Feminism, climate change, eugenics, and the fight against patriarchy are not subjects discussed in your usual summer blockbuster fare, but Philip Kurthausen finds liberal messages and inspiring depictions of strong female characters in the latest Max Max movie, Fury Road.
I want to talk about feminism, well, feminism, huge explosions, grinding metal, battles for scarce resources (blood, wombs, water, bullets), tumours with names (Larry and Barry since you ask) and thrilling chases to the death in the Wasteland (actually the Nambian desert). All the above and more, so much more are present in George Miller’s glorious, leather and iron clad, gasoline stinking fist in your face, return to the Mad Max series in Mad Max: Fury Road.
For those fans for whom the term Mad Max conjures up scratchy precious VHS copies of Mel Gibson’s havoc-wreaking revenge-driven quests in the Australian outback from the 70’s and 80’s, you can breathe easy; George has pulled it off and you will love this movie. You will love the visceral action scenes with the use of stuntman where CGI would have offered an easier but less ‘oh my God how did no one die making this movie?’ thrill; you will love the dystopian setting; the aurelent billowing dust clouds; the steampunk Western stylings; the carnage-inducing chase scenes; the nods to the old movies and importantly you will forget that Tom Hardy is your new Max. He is good in the dialogue-light role of Max, the ex-Police Interceptor who has lost everything and conveys, well the sense that he represents a civilization that has passed, the solidity of law and order. Mel who?
But even better is Charlize Theron and her character Imperator Furiosa, and there is a good argument that the movie is her’s alone. The plot centres on her personal mission to rescue five concubines, the ’breeders’ and possessions of Immortan Joe (played by Hugh Keays who played the villain, Toecutter in the original Mad Max) who has impregnated them in the hope of producing healthy progeny that can be his heir to the diseased and polluted world he rules.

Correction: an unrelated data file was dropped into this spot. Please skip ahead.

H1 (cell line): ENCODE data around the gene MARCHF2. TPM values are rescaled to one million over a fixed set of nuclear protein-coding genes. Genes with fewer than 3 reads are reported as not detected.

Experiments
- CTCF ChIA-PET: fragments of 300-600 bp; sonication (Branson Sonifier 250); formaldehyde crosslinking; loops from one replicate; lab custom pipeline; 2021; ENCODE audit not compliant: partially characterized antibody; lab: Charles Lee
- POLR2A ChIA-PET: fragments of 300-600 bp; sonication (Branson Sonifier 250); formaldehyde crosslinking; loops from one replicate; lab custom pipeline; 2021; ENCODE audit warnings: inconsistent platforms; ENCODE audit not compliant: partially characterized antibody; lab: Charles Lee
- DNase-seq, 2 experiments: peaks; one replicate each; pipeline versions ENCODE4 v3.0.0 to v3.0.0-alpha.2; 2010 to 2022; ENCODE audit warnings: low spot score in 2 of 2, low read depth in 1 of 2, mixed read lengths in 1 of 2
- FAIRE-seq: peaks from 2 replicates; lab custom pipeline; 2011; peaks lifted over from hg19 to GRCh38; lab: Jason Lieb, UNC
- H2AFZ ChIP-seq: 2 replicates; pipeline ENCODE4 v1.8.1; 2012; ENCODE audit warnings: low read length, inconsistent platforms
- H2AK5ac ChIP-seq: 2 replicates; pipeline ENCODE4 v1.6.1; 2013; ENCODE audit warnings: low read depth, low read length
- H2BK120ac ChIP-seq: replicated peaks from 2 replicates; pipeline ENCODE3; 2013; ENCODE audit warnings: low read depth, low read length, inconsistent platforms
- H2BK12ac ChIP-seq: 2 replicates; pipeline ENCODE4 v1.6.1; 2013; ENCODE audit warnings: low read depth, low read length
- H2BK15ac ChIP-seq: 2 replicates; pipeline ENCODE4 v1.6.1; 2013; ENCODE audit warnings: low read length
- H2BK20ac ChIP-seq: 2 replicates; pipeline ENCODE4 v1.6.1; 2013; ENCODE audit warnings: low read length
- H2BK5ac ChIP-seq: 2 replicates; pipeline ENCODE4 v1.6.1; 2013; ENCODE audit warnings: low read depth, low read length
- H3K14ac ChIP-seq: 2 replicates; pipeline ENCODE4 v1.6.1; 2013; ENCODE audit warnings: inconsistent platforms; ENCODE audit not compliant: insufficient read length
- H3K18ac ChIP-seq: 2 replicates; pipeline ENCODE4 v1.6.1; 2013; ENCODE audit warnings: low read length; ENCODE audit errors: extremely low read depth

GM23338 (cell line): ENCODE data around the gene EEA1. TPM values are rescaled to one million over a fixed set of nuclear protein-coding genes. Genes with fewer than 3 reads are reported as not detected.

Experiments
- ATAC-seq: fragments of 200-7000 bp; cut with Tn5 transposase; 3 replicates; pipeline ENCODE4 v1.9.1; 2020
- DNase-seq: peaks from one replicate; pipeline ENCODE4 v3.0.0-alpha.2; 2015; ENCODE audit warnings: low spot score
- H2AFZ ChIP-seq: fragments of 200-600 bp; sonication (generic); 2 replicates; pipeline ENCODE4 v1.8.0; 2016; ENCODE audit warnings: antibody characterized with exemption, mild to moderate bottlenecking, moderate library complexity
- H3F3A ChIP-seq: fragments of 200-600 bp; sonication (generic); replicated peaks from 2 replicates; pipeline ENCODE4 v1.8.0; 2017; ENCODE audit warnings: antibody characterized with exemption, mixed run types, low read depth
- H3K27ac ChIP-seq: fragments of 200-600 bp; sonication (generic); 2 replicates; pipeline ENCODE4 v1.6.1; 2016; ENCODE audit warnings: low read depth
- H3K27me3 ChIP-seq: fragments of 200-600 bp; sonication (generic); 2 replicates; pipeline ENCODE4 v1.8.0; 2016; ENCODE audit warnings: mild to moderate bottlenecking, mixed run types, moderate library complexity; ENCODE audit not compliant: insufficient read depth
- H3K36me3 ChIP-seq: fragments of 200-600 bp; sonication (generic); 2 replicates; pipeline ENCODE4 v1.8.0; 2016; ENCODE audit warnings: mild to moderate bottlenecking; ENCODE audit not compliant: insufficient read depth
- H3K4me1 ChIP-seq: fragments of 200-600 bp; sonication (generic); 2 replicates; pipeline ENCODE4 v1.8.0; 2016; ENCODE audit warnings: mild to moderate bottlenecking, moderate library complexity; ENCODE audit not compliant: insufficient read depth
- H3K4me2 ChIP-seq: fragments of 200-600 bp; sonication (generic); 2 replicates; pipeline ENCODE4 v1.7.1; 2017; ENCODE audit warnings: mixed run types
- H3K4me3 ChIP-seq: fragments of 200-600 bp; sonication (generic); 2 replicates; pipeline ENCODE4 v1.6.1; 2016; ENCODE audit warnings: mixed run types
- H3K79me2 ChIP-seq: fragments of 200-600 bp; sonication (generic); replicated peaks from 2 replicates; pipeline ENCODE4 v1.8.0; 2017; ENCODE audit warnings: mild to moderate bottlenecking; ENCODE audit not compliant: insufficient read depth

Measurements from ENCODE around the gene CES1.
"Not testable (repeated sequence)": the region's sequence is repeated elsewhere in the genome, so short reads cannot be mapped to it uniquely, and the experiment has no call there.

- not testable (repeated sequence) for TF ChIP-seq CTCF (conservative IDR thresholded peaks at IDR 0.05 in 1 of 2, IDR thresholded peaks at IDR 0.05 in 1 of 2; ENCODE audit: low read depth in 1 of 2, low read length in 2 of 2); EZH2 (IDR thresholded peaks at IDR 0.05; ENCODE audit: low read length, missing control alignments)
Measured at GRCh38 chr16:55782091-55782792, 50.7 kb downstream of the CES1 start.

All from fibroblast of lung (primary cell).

Immortan Joe is the high priest of a quasi-religious cult that offers salvation to his band of followers whilst living in as much luxury as the male dominated society he has created will offer. He and his band of fanatics, the Warboys (Nicholas Hoult from About a Boy is exceptionally good as the devoted warboy Nux and is the namer of the aforementioned ‘Larry’ and ’Barry’) set off in pursuit of Imperator with Max as their prisoner after she escapes with Immortan’s concubines.
Charlize Theron’s Imperator is the adrenaline-soaked, rapidly beating heart of the movie and in her charge into hell to assert the women’s ownership of their bodies and right to decide what happens to their foetuses (sometimes in the most literal of ways) Miller has given us a a strong female action character with genuine depth, emotion and the ability to kick some serious ass.
Mad Max: Fury Road is the most intelligent and engaging action blockbuster since Christopher Nolan’s The Dark Knight and as much a parable for our times as that film. And for those who write off the action genre as bubblegum cinema with nothing to say about contemporary society, did I mention the feminism, the riffs on climate change, eugenics, the fight against the patriarchy represented by Immortan Joe and his Boko Harem style thugs, the liberal message about personal freedom, liberty and the need to escape the crushing dead hand of fundamental male dominated religion?
This is a movie packed with ideas, politics, action and violence delivered in a super charged, tense, chase to the death with the most stylised and beautiful rendering of a post-apocalyptic world since, well since Mad Max 2.
Mad Max: Fury Road is currently showing in 2D and 3D at FACT.